No major, mainstream movies are making the transition to home video this week, and that puts the spotlight on a clever foreign drama and a limited-release horror film.
2 stars (out of four)
Rated R for disturbing bloody violence, and language
Available on: Blu-ray, DVD and digital download
The found-footage style of movie presentation has become so overused that only the most creative directors can employ it successfully. Once, this directorial style, which relies on supposedly “real” footage captured by players in the film, was seen as inventive and fun. Today, it is most often used when filmmakers lack the funding or skill to make a more traditional movie.
With Derek Lee and Clif Prowse, co-writers, co-directors and stars of “Afflicted,” the culprit was most likely budget because the men show a good deal of talent in their movie’s early frames. Sadly, the film slowly digresses into a string of found-footage clichés that drain anything resembling excitement.
Like most movies of its ilk, “Affliction” begins by introducing the key characters, in this case Derek (Lee) and Clif (Prowse), two guys who are about to embark on a year-long journey around the world. Clif is nervous about the trip because he’s not much of a traveler, but Derek is a grizzled road warrior with a yearning to see new sights. In part, this is because he has a brain abnormality that could kill or severely disable him at any time, and he wants to see the world before this happens.
“Afflicted” differs from many found-footage projects because Clif is established as a trained filmmaker who is chronicling the journey for a travel blog. Because of this, the movie’s early scenes are presented like a documentary, complete with high-end graphics, sophisticated editing techniques and professional framing. This gives the movie a tremendous advantage over many found-footage peers because the video is actually watchable.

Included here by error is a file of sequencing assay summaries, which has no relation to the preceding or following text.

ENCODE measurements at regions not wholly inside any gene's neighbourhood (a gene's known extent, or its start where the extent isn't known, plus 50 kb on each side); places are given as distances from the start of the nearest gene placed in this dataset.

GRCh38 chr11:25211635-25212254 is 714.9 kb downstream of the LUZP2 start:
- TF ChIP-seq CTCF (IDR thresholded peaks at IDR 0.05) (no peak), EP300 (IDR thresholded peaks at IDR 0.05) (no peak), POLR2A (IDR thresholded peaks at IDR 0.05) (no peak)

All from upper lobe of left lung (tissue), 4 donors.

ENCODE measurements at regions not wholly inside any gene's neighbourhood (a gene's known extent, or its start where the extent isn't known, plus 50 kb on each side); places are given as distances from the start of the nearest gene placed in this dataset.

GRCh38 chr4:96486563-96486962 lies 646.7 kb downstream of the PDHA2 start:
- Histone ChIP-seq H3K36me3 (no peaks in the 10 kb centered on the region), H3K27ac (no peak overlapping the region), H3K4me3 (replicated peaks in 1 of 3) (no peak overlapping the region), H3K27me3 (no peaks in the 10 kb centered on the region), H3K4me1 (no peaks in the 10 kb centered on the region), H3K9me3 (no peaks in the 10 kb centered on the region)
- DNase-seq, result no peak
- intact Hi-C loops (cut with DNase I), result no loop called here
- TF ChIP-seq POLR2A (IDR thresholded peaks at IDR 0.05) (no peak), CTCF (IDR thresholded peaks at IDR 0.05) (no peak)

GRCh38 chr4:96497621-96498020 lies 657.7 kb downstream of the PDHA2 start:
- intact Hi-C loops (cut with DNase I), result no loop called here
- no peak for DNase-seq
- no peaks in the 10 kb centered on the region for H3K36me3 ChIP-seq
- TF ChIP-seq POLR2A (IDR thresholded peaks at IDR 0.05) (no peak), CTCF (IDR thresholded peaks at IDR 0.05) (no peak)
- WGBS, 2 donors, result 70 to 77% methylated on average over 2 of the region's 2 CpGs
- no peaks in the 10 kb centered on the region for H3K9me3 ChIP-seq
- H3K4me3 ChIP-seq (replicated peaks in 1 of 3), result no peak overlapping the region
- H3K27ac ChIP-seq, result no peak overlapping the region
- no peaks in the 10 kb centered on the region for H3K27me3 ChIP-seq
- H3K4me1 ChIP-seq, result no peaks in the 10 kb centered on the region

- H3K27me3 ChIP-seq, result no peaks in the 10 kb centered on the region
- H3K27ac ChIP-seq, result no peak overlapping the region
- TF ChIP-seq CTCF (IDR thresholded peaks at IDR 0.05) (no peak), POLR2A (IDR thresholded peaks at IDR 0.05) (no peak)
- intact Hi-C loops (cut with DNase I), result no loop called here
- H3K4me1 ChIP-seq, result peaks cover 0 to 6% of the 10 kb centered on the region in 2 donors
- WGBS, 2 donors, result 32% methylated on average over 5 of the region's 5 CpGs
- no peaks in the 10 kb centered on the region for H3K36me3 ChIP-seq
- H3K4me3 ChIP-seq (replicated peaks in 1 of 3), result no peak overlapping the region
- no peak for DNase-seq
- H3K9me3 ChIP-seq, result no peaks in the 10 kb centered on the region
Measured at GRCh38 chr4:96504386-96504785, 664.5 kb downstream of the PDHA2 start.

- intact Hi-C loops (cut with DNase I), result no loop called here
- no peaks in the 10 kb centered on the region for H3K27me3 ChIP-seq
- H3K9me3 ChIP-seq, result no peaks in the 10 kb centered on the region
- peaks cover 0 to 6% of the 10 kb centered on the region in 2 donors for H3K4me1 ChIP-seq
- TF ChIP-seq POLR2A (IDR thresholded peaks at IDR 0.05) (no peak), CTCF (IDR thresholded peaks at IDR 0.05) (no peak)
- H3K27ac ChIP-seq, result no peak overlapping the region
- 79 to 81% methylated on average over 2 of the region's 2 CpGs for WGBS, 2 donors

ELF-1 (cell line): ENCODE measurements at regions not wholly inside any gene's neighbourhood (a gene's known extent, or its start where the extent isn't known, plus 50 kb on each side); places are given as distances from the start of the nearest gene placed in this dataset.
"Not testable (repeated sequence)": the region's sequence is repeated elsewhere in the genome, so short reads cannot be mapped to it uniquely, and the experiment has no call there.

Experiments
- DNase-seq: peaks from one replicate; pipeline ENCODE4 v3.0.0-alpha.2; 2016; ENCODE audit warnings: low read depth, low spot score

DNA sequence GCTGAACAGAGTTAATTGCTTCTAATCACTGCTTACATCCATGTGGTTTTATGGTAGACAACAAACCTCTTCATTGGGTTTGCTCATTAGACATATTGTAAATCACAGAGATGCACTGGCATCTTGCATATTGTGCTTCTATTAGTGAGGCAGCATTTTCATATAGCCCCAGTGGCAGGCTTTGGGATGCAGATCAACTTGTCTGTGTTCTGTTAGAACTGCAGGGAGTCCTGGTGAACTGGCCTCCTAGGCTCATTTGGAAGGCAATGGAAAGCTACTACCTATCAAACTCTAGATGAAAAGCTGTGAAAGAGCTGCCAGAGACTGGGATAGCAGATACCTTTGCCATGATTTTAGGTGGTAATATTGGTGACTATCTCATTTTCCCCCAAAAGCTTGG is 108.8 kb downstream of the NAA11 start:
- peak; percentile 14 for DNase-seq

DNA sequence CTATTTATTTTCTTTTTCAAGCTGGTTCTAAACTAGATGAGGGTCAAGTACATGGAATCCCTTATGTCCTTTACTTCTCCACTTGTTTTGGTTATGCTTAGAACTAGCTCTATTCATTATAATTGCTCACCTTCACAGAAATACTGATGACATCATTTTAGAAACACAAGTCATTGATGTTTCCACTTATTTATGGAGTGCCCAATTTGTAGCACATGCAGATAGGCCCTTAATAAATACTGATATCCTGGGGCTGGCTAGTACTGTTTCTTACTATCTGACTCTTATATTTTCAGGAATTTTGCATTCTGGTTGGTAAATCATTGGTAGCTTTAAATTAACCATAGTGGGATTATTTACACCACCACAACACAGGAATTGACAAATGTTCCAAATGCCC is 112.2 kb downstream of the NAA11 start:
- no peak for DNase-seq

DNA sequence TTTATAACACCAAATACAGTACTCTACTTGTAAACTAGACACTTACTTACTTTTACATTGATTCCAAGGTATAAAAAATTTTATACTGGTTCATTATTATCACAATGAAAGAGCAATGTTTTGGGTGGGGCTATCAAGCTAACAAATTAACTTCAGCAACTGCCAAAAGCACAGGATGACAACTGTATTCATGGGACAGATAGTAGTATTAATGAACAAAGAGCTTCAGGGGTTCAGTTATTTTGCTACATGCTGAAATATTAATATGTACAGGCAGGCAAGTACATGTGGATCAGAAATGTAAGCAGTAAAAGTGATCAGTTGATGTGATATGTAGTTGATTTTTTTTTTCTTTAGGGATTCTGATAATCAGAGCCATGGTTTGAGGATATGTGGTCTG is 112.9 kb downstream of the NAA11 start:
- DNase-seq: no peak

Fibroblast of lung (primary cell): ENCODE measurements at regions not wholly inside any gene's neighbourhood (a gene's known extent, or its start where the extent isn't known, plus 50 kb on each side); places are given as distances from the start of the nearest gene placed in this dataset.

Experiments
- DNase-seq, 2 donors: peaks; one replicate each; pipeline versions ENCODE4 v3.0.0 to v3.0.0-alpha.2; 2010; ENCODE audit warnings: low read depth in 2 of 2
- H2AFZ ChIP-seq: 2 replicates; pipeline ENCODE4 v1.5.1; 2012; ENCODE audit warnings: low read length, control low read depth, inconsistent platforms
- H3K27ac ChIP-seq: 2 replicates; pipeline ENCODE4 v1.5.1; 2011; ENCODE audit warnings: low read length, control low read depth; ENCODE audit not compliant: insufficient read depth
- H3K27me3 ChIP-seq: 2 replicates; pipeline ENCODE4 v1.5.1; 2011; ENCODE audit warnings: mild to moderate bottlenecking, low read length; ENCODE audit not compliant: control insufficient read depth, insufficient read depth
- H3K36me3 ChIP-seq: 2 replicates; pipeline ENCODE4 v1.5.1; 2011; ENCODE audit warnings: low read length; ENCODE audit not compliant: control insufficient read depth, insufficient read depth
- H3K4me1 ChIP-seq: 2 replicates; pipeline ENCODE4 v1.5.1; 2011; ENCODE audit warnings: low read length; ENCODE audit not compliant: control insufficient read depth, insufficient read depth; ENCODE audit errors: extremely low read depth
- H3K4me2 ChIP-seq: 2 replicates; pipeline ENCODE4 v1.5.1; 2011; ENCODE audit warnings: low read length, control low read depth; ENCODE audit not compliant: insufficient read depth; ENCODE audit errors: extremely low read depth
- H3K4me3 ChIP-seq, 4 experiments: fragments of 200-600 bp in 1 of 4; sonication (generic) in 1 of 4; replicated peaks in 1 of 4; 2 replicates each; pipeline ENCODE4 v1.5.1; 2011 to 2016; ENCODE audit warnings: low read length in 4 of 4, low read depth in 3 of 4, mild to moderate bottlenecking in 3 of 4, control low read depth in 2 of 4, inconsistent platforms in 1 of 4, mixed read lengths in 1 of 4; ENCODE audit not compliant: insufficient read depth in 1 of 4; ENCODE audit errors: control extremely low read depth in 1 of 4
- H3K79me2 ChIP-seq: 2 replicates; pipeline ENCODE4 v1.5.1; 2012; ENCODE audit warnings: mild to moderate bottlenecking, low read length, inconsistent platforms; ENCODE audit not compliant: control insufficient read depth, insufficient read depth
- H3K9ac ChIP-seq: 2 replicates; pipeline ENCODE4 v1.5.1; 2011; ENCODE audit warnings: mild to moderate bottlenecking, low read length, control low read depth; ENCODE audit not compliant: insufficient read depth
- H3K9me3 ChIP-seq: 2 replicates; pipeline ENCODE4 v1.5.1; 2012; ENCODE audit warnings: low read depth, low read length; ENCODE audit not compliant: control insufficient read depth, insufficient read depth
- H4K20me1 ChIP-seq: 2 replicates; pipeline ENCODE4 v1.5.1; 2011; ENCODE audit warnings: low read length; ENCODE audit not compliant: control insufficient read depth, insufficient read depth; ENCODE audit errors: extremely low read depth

Sadly, the movie’s narrative structure requires Lee and Prowse to drop the production value after the first act, and viewers are quickly subjected to an onslaught of images that might as well have been captured by a GoPro tossed into a running blender. When this happens, the lighting becomes terrible, the framing is usually lousy and the entire project begins to feel like a tribute to 1999’s “Blair Witch Project.”
In fairness, one must note that the rapid decline in production quality makes sense when related to the onscreen story. Unfortunately, it also eliminates almost everything that made “Afflicted” unusual and intriguing.
Like so many movies of its genre, “Afflicted” chronicles a series of strange events. At first, the happenings that Derek and Clif endure are just mildly worrisome, but as the 85-minute project presses forward, they become downright nightmarish. The idea is for viewers to become increasingly enamored with the story. This isn’t likely to happen.
Those familiar with this genre have seen most of Lee’s and Prowse’s tricks before, meaning “Afflicted” actually become less involving as it chugs toward its climax. For a thriller, there is no greater flaw.
Blu-ray and DVD extras include deleted scenes and behind-the-scenes features.